Coronavirus closure sign in U.K.
Coronavirus closure sign in U.K. Huw Fairclough/Getty Images

4. Investing in mental health is cost-effective, even for poor countries. There is increasing evidence that mental health programs bring returns to the economy through regained healthy life years. In low-income countries, where the typical spend on mental health is $0.20 per person per annum, three "packages" have been developed based on spending $1, $2 or $3. A spend of $2 per person per annum on a national mental health package for a low-income country, such as Haiti or Uganda, and of around $3 per person per annum for a middle-income country, is estimated to result in a gain of nearly 13,000 healthy life years gained per million population.

5. Best-buy treatments for mental disorders will bring a financial return on investment. The notion of the "best-buy" health investment, usually thought about for physical illnesses, is absolutely relevant to mental disorders. For depression, the best trade-off between spending and health gain is to treat this condition in primary health care, using a combination of brief talking therapies and generic antidepressants. Face-to-face therapies will be more limited as we move out of lockdown, due to risk of infection, placing more emphasis on use of phones and computerized therapies. While everyone wants sophisticated therapies, we will have to learn from resource-poor settings, which have shown that simpler talking therapies can be surprisingly beneficial—especially when combined with music, exercise and tips for improving sleep. Those in low-income countries, where there is lower access to internet and relatively greater costs associated with using phones, must not be left behind. Innovations are taking place in Africa, such as outdoor "friendship benches" where there is less of a risk of contagion. We must not neglect adding in antidepressant medication if people don't respond to brief therapies—or risk a relapse.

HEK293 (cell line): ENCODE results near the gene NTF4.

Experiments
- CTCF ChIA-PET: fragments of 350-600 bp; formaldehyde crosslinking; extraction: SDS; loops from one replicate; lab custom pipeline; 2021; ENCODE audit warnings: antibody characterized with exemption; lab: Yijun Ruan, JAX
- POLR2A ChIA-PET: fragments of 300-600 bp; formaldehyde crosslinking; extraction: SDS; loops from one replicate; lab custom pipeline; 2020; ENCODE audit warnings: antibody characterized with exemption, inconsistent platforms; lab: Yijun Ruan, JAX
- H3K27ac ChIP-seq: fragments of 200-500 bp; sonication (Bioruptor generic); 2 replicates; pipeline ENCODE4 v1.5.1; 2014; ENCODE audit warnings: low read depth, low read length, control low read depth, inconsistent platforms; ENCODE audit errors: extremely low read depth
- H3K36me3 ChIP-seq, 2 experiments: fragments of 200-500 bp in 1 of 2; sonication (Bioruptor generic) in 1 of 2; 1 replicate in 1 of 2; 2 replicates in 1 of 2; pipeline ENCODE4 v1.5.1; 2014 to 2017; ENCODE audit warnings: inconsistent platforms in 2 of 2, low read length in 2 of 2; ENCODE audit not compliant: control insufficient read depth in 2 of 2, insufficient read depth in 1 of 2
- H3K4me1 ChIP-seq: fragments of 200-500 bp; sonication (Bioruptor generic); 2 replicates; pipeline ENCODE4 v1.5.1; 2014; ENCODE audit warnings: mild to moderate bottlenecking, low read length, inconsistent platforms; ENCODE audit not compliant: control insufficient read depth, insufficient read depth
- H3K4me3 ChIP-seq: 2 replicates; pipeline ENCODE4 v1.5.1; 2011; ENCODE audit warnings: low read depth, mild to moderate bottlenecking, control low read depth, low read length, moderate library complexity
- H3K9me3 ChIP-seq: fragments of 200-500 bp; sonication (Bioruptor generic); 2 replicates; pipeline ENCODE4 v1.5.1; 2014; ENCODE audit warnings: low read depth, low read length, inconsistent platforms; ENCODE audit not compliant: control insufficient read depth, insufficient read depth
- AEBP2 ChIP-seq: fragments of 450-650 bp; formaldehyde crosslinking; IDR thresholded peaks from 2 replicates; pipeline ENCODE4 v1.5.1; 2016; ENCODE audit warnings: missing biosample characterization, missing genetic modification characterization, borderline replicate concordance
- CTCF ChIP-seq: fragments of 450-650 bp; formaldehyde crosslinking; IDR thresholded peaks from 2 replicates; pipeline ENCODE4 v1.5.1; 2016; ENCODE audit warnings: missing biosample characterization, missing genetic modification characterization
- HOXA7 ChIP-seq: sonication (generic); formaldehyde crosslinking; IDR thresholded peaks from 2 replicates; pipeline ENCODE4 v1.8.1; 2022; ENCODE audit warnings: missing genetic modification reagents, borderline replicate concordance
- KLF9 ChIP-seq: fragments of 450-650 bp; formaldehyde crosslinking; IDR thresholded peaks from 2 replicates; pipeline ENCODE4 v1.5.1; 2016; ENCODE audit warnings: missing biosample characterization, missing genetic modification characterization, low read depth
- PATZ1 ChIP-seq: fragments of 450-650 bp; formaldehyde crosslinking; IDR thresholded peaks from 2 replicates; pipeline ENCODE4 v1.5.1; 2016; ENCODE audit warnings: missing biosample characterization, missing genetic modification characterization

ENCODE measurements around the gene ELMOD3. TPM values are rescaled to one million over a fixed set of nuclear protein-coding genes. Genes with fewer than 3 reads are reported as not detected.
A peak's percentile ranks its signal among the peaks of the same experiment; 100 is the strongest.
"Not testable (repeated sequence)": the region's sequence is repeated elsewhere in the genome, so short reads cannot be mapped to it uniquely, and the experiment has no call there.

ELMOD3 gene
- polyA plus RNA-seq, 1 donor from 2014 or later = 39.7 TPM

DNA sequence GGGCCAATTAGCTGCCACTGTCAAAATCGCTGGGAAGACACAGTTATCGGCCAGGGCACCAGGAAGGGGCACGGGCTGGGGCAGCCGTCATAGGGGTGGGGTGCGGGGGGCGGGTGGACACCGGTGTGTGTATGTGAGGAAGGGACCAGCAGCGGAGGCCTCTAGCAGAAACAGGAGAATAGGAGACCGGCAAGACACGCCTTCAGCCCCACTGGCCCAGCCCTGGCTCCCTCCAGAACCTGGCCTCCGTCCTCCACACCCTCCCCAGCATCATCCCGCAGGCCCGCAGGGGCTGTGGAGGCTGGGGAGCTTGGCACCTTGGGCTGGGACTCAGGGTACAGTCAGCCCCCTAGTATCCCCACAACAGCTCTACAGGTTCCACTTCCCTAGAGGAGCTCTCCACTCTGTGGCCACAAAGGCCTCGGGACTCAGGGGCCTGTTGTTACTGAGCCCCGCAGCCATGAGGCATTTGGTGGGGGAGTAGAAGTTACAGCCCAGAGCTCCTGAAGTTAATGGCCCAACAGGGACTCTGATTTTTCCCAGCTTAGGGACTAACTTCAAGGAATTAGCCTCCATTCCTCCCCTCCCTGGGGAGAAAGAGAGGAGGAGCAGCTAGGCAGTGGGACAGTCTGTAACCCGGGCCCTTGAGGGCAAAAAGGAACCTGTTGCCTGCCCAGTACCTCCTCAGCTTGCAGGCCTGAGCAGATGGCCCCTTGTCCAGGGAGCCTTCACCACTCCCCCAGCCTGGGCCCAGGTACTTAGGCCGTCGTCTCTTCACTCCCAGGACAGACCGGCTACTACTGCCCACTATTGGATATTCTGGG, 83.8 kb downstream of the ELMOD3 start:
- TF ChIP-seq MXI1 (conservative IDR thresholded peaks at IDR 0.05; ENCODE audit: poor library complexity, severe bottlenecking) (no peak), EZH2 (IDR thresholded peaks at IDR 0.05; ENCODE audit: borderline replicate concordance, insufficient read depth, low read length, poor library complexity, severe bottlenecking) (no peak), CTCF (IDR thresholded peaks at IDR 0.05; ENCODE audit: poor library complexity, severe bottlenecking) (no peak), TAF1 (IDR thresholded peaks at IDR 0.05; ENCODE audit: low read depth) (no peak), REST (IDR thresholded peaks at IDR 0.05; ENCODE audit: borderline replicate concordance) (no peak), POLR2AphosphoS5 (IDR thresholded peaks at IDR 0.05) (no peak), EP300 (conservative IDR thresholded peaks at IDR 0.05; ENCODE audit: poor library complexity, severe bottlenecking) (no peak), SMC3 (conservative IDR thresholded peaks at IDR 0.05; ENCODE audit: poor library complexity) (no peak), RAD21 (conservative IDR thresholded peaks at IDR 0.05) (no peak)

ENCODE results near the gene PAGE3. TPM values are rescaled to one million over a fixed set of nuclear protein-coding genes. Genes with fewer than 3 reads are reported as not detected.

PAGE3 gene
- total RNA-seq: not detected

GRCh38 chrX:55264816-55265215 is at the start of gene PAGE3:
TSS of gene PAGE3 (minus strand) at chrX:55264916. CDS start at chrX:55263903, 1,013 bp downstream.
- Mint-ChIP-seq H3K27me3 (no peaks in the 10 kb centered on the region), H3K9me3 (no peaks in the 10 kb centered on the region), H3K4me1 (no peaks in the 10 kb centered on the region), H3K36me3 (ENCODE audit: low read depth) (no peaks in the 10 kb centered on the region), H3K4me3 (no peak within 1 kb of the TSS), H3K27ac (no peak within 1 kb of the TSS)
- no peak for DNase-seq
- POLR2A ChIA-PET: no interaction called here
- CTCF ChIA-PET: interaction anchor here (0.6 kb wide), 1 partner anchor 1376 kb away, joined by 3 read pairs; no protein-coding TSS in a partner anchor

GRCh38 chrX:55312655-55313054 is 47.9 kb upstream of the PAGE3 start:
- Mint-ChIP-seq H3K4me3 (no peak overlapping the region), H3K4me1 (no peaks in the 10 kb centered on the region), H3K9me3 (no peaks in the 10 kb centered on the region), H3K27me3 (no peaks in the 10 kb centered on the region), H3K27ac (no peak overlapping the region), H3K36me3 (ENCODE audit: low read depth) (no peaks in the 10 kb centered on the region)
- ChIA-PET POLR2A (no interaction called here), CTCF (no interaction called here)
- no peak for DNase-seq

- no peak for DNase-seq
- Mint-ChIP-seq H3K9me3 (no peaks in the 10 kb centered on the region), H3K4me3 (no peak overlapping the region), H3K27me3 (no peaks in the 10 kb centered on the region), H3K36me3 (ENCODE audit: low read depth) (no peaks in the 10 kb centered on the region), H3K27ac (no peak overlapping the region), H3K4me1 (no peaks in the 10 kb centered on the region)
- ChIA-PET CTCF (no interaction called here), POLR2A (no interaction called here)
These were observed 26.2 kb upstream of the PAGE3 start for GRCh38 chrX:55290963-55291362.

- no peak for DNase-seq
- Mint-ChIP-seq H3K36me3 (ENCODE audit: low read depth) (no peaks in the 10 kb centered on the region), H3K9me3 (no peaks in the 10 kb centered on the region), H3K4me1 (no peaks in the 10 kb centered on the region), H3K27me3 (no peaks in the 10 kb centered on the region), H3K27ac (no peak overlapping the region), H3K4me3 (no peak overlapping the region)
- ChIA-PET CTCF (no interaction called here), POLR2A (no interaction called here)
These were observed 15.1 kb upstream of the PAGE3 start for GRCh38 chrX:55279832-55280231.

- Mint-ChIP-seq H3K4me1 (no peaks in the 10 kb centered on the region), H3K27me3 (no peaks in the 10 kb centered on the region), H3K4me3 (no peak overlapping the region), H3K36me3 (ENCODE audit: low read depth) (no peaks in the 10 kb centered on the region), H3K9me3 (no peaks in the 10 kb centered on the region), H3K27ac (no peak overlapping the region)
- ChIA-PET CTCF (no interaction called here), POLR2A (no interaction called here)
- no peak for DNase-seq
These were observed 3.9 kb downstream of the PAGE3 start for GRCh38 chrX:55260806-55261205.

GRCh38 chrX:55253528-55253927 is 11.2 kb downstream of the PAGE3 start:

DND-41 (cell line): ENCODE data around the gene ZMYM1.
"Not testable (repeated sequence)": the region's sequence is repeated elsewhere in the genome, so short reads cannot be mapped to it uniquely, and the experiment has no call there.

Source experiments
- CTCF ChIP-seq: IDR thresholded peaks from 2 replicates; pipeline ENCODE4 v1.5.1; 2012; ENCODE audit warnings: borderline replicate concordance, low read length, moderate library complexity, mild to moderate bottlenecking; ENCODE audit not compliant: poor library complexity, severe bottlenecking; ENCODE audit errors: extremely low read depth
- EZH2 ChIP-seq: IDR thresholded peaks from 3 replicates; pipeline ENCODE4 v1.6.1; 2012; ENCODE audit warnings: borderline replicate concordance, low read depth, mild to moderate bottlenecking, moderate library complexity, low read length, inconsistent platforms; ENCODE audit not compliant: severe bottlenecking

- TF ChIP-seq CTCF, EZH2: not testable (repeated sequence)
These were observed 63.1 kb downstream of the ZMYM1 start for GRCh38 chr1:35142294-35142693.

It's going to be tough, and choices will have to be made about government spending on health. Investment in best-buy conditions for mental disorders must be put in place. Specialists who often compete with each other, claiming that one type of therapy is superior over another, will have to learn to work together to deliver the best combination of treatments that will give people with mental health difficulties the best chance of getting well quickly, allowing them to take part in the post-pandemic recovery.

Melanie Abas is professor of global mental health at the Institute of Psychiatry, Psychology and Neuroscience, King's College London.

The views expressed in this article are the writer's own.​​​​​